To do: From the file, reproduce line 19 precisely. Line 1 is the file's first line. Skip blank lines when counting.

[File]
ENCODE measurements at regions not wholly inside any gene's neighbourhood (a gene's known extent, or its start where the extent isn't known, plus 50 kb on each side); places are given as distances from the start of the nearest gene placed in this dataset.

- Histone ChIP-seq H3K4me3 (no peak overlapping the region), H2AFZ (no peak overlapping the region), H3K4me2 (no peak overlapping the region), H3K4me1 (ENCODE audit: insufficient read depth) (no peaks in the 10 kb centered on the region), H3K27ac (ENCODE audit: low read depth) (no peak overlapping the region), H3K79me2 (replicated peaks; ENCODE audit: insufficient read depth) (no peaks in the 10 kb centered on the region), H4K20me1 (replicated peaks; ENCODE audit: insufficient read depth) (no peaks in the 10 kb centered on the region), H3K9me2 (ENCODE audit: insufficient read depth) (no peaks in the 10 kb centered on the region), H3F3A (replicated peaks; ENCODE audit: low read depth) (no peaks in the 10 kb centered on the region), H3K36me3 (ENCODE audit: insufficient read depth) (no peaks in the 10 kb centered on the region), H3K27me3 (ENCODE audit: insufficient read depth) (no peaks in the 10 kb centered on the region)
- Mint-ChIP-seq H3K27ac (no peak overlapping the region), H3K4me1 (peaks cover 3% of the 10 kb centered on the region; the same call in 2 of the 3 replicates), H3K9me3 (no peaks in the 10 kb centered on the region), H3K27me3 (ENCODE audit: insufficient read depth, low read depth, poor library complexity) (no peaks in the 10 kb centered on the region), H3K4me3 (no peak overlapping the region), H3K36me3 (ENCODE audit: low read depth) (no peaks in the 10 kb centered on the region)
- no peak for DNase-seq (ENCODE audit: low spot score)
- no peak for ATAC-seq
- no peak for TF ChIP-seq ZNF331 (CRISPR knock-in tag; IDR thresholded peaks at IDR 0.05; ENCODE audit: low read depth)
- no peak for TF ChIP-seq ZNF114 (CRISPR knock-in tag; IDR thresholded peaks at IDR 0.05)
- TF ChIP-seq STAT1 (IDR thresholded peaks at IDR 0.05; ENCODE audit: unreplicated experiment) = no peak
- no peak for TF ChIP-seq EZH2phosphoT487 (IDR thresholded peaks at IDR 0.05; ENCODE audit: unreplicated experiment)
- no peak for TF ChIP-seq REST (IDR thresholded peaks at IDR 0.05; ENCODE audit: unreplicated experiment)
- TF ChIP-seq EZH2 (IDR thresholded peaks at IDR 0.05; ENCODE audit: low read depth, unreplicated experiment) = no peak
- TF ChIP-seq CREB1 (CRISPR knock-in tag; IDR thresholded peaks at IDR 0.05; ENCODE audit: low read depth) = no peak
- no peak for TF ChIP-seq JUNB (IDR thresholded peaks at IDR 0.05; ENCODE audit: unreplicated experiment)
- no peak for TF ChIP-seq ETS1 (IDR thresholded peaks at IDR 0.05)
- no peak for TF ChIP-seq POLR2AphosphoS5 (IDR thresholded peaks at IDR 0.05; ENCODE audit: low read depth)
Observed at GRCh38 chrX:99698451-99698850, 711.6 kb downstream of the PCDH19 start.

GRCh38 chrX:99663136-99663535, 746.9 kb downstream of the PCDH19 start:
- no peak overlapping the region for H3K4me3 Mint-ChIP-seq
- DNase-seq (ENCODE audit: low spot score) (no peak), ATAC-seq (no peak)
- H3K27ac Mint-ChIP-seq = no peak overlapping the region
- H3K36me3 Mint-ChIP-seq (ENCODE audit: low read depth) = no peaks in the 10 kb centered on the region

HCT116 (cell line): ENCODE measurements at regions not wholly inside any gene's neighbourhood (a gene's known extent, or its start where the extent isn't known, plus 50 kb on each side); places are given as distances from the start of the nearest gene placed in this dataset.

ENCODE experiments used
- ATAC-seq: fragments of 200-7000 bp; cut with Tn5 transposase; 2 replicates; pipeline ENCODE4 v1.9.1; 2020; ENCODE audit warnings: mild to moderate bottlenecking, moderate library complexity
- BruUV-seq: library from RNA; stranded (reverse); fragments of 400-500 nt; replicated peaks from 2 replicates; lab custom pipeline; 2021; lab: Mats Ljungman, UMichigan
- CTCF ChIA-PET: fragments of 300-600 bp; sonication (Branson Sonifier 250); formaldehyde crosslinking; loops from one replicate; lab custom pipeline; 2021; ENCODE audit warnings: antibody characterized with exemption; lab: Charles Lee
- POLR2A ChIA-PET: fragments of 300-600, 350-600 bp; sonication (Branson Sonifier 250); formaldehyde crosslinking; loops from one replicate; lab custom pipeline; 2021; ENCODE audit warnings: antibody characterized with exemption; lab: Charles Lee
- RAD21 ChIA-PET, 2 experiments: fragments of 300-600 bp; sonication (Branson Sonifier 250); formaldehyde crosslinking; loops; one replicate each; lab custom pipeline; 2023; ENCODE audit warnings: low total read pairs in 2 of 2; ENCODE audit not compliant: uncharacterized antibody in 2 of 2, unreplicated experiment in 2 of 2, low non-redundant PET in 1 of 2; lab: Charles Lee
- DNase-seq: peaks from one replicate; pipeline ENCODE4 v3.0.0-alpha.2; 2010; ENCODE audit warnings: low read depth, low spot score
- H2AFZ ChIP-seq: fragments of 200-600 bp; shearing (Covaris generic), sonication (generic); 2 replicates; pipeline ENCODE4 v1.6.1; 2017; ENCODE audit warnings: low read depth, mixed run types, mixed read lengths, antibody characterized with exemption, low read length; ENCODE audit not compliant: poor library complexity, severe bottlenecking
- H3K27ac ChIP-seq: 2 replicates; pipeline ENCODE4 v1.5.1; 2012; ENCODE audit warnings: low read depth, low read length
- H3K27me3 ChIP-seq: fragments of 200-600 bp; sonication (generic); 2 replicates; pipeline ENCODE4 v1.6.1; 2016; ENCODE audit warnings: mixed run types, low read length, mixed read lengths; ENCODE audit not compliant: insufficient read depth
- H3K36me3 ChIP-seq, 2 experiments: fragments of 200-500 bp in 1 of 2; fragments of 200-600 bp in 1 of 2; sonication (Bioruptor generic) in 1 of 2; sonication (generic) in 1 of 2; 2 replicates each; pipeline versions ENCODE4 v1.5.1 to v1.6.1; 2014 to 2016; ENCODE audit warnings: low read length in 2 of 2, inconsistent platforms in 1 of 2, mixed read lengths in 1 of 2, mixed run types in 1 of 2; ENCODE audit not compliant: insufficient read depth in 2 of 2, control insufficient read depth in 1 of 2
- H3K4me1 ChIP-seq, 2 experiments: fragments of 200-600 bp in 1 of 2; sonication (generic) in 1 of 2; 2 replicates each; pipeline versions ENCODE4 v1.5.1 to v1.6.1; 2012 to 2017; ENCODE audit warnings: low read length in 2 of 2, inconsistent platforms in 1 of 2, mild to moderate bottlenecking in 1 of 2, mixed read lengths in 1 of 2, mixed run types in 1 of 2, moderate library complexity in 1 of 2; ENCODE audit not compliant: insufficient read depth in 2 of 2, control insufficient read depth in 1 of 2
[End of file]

- DNase-seq (ENCODE audit: low spot score) (no peak), ATAC-seq (no peak)